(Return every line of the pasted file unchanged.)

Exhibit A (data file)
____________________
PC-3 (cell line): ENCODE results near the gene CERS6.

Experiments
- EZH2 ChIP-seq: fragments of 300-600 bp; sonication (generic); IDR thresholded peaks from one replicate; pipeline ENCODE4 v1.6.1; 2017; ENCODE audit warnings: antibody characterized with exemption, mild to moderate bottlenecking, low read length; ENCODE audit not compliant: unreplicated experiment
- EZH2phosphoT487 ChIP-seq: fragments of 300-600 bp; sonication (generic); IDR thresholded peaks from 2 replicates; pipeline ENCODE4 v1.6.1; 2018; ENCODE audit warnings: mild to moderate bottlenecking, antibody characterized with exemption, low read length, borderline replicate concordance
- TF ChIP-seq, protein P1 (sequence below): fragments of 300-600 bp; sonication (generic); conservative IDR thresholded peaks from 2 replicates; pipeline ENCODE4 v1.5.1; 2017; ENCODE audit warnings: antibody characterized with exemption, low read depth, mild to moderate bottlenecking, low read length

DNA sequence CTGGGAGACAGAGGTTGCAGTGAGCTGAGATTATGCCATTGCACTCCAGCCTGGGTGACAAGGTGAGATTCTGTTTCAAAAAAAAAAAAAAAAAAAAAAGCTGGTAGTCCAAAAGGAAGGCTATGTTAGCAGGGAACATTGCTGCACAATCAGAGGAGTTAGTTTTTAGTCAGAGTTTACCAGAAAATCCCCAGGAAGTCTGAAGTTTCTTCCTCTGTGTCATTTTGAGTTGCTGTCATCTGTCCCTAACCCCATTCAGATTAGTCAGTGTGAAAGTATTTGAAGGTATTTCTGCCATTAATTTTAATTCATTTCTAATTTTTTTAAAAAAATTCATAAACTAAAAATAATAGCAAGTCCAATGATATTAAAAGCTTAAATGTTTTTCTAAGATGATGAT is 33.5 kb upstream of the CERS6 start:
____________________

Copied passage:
PC-3 (cell line): ENCODE results near the gene CERS6.

Experiments
- EZH2 ChIP-seq: fragments of 300-600 bp; sonication (generic); IDR thresholded peaks from one replicate; pipeline ENCODE4 v1.6.1; 2017; ENCODE audit warnings: antibody characterized with exemption, mild to moderate bottlenecking, low read length; ENCODE audit not compliant: unreplicated experiment
- EZH2phosphoT487 ChIP-seq: fragments of 300-600 bp; sonication (generic); IDR thresholded peaks from 2 replicates; pipeline ENCODE4 v1.6.1; 2018; ENCODE audit warnings: mild to moderate bottlenecking, antibody characterized with exemption, low read length, borderline replicate concordance
- TF ChIP-seq, protein P1 (sequence below): fragments of 300-600 bp; sonication (generic); conservative IDR thresholded peaks from 2 replicates; pipeline ENCODE4 v1.5.1; 2017; ENCODE audit warnings: antibody characterized with exemption, low read depth, mild to moderate bottlenecking, low read length

DNA sequence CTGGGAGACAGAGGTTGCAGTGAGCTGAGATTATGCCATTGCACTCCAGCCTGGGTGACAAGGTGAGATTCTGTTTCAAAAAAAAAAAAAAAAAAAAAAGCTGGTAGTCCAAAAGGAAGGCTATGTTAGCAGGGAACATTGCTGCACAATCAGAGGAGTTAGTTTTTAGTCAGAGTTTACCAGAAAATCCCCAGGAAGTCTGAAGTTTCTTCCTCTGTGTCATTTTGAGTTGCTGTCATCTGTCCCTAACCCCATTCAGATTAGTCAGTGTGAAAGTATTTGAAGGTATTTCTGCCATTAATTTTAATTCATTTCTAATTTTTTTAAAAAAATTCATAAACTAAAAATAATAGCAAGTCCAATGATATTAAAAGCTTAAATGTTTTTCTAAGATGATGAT is 33.5 kb upstream of the CERS6 start: